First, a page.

When In Rhône…
We travel not to escape life, but for life not to escape us.
The Okanagan Valley! Our secret is out. Where else can you find Canada’s sunniest weather and a sparkling 135-kilometer lake, nestled between terraced hillsides in the heart of a world-class wine region? We’re blessed and we know it.
But that doesn’t mean we shouldn’t explore the riches offered by other parts of our planet. A vacation provides the opportunity to escape the daily grind, expand your horizons, meet new people and create some indelible memories that will sustain you until…well, your next vacation.
Might I recommend…
Do you have an urge to wander hills streaked with lavender? How about sipping delicious wine, while savoring never-ending views of vines and almonds trees? Have you a yearning to amble cobbled streets of mysterious medieval villages? What about experiencing, first-hand, rural life à la français?
If you’re already nodding your head and drooling, add to your Bucket List the village of Vaison la Romaine and the heavenly hill towns that surround it. In the south of France, about 140 kilometers north of coastal Marseille, the region is perfectly Provençal and in the heart of Côtes du Rhône country, a region famous for its namesake wines.
Autumn is the perfect time to visit. The crowds have dissipated, returning Provence to the locals, and the days remain warm and sunny well into the fall. Sprawling vineyards and rolling fields are painted in hues of rust and gold, and best of all, it’s La Vendange (the grape harvest), a time to discover how that Syrah you’re having with dinner ends up in your wineglass.
Vaison la Romaine
Like an open-air museum, Vaison la Romaine hails from a time when Romans were flexing their Imperial muscles, scattering arenas and baths across the countryside.
They came. They saw. They conquered. Then they disappeared. Two thousand years ago, “Vasio”, as it was then known, was a prosperous Roman settlement of six-thousand people. Only recently has the population returned to that level.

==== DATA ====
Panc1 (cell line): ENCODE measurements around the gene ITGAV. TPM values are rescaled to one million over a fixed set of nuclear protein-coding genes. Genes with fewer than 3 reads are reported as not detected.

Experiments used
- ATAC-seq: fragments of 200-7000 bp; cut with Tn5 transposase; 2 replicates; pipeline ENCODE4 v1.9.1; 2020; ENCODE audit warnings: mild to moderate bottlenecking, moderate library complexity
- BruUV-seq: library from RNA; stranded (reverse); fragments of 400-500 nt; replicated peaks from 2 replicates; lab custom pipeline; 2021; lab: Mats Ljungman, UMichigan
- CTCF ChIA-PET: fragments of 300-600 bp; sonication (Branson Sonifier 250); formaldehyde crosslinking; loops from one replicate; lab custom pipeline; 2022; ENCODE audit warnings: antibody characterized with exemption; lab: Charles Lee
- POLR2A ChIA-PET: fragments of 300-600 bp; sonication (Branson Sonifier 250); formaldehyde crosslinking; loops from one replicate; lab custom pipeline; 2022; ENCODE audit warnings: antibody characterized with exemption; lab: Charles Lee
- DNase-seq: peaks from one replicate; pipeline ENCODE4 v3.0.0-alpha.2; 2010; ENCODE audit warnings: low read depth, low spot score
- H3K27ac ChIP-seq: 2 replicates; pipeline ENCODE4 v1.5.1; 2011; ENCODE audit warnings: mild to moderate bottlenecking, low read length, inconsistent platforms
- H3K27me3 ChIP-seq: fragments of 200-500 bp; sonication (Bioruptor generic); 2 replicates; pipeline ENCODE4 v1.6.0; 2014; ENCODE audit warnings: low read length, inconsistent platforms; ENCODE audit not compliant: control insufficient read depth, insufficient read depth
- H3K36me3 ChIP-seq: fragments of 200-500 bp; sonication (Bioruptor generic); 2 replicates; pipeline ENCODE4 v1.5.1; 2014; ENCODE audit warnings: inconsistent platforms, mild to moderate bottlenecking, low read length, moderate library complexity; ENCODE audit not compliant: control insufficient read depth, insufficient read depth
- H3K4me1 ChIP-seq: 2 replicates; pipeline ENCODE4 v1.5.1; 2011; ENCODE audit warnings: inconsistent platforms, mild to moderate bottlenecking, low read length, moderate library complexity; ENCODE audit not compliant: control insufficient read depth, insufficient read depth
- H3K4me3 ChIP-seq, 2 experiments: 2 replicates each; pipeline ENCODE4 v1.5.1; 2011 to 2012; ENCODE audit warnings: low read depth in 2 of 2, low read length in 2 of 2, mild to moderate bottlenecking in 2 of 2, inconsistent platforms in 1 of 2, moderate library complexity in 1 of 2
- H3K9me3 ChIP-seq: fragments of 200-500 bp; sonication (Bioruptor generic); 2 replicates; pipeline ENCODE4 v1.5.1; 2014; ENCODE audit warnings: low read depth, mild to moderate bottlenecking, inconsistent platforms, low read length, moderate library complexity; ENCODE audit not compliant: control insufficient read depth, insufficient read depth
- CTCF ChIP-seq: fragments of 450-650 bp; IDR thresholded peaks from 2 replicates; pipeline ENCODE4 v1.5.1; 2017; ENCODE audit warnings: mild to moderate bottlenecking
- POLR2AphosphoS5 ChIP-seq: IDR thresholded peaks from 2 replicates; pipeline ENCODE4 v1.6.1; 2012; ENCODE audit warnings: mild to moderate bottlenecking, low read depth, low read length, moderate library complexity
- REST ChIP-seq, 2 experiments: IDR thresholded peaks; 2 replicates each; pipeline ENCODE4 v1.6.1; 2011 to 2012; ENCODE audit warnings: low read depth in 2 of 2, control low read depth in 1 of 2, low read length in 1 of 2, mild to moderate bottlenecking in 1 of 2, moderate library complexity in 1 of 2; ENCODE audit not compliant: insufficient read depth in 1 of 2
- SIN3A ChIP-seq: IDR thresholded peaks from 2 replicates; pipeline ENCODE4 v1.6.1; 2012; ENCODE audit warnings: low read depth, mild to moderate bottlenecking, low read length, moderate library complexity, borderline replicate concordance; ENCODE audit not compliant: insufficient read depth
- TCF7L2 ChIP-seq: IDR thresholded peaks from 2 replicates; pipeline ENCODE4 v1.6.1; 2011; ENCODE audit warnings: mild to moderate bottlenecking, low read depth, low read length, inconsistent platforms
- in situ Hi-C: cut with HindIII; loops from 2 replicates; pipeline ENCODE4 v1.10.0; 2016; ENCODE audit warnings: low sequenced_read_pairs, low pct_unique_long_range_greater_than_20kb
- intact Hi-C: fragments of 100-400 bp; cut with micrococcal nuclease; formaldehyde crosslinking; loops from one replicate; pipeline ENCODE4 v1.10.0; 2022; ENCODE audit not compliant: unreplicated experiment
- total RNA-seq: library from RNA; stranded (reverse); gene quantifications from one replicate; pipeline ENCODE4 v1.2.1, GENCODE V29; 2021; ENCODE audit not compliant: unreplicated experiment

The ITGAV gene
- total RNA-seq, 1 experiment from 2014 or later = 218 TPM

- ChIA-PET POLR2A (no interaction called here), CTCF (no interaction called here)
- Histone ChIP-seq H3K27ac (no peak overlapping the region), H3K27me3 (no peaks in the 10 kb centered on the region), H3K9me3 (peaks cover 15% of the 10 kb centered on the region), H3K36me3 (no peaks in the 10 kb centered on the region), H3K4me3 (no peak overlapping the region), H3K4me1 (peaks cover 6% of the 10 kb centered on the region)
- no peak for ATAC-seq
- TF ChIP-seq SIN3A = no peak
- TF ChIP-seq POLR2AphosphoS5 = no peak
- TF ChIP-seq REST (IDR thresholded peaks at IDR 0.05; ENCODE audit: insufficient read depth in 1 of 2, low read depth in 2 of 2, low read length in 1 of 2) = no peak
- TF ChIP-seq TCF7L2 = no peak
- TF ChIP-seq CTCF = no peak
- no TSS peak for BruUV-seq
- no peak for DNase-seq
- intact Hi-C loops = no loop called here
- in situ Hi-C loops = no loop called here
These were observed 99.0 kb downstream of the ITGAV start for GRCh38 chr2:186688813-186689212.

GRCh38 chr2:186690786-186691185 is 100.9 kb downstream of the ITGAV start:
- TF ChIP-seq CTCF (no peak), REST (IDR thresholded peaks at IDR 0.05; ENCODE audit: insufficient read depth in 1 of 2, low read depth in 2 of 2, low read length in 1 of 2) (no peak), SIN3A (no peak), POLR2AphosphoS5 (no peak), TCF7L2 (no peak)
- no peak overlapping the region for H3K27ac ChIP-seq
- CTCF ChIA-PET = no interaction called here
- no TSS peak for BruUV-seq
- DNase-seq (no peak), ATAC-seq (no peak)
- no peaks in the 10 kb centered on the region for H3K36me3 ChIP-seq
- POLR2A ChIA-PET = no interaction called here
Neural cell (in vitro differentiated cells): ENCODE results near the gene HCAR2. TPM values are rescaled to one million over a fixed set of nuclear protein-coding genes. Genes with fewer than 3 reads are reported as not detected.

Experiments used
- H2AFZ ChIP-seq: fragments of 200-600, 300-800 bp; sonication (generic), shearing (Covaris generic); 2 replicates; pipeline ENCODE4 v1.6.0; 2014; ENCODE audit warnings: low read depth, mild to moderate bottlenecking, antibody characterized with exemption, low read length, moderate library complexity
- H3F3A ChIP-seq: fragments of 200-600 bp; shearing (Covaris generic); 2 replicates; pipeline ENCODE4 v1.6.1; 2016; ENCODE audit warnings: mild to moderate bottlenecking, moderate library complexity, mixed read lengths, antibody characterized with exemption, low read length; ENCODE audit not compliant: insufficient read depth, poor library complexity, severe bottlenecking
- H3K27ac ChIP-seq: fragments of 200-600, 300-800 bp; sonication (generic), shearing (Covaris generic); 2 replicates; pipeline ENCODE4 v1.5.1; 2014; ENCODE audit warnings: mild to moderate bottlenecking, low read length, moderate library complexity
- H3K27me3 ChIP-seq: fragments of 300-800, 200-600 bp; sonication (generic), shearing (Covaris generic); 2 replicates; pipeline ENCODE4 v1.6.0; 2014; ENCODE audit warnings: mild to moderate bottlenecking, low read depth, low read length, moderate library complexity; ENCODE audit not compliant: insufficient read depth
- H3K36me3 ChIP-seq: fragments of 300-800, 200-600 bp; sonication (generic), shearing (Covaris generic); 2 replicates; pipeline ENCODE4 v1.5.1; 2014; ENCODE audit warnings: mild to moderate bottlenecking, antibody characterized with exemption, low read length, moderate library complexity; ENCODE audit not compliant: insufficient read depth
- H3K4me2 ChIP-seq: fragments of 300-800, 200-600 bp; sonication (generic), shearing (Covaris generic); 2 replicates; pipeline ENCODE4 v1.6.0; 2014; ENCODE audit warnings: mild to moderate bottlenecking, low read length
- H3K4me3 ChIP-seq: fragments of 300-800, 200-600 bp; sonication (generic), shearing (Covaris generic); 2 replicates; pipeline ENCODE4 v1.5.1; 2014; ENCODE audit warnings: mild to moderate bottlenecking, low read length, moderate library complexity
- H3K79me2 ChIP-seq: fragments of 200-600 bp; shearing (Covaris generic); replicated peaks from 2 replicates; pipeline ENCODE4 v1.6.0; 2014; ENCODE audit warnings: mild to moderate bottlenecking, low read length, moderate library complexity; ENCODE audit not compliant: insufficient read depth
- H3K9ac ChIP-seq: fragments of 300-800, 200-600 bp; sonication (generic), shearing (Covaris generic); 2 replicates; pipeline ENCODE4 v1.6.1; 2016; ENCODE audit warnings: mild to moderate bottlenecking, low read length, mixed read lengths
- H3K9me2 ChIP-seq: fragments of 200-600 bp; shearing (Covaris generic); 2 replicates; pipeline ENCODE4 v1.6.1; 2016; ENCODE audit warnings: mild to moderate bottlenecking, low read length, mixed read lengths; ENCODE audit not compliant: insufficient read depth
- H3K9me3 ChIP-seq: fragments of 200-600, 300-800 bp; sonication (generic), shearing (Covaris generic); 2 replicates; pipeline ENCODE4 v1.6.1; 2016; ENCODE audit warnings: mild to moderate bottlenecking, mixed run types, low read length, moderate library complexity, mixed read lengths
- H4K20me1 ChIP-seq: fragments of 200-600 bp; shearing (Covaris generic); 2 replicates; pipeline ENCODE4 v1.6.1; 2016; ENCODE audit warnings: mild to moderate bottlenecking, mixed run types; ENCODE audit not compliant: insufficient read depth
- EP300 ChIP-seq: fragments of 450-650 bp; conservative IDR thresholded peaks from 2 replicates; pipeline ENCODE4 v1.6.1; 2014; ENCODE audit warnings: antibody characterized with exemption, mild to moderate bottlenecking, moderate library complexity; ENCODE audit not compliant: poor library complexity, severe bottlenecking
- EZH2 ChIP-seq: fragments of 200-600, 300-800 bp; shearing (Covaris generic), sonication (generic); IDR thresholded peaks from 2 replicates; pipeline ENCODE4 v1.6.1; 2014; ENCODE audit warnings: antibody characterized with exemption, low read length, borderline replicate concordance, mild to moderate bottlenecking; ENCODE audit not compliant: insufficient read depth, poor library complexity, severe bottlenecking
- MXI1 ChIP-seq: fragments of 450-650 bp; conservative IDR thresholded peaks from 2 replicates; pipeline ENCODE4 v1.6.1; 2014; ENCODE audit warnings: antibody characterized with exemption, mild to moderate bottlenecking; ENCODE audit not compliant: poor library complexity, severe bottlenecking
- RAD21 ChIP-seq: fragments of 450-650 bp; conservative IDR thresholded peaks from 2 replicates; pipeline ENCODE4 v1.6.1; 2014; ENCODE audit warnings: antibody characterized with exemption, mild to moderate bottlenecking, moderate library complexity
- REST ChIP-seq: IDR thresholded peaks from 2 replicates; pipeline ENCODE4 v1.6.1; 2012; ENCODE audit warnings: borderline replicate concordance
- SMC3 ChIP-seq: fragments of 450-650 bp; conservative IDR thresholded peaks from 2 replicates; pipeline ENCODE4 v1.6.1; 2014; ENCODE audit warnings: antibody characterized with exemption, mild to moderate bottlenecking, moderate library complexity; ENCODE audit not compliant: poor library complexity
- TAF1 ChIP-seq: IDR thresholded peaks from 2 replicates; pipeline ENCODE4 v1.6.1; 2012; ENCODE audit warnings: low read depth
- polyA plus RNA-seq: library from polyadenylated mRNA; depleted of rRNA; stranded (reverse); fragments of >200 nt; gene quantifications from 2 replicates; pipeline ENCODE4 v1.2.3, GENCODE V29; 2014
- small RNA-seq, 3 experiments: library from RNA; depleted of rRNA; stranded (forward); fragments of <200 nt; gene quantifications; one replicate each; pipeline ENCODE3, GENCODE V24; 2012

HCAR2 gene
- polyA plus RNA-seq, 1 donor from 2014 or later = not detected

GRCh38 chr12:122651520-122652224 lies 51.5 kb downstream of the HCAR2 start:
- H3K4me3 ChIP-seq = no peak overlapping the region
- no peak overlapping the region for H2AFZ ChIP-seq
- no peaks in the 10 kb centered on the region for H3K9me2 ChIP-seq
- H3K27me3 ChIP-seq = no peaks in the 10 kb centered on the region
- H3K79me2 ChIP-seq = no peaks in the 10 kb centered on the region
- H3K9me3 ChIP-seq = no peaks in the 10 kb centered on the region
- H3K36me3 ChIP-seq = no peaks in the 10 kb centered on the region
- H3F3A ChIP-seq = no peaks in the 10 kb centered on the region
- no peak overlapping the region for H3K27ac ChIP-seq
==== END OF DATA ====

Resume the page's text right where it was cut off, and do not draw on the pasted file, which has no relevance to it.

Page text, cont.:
It’s mind-altering to stroll to your favourite boulangerie for daily bread, passing ruins of mansions, bath-houses, shops, even an amphitheater interfacing seamlessly with contemporary buildings.
On a hilltop on the other side of the Ouvèze River is Old Town. Wander over the two-thousand-year old Roman bridge, through the ramparts and fortified gate and voilà, you’re magically transported to the Middle Ages. If a knight and his damsel emerged from one of the stone buildings, it would seem perfectly natural.
Soaking up the lifestyle in Vaison la Romaine, you begin to understand that elusive, but oh so seductive, French concept of “Joie de Vivre”! Imagine relaxing on the terrace of a funky wine bar in the sun-kissed main square. The smell of fresh garlic and aromatic herbs wafts over from the bistro next door. On your other side, a lively càfe is humming with locals speaking beautiful French. Just listening to them makes you feel chic. You sip your crisp, cool rosé, and nibble the best olives you’ve ever tasted, while you watch the world pass by.
Villages: Pretty, Petit and Plentiful
Vaison, the largest town in the area, makes a great base for exploring the many tiny villages studding the neighbouring hillsides. I lived in the region for a couple of months and managed to visit twenty-one (yes, I counted). Many more still remain on my Must-See List.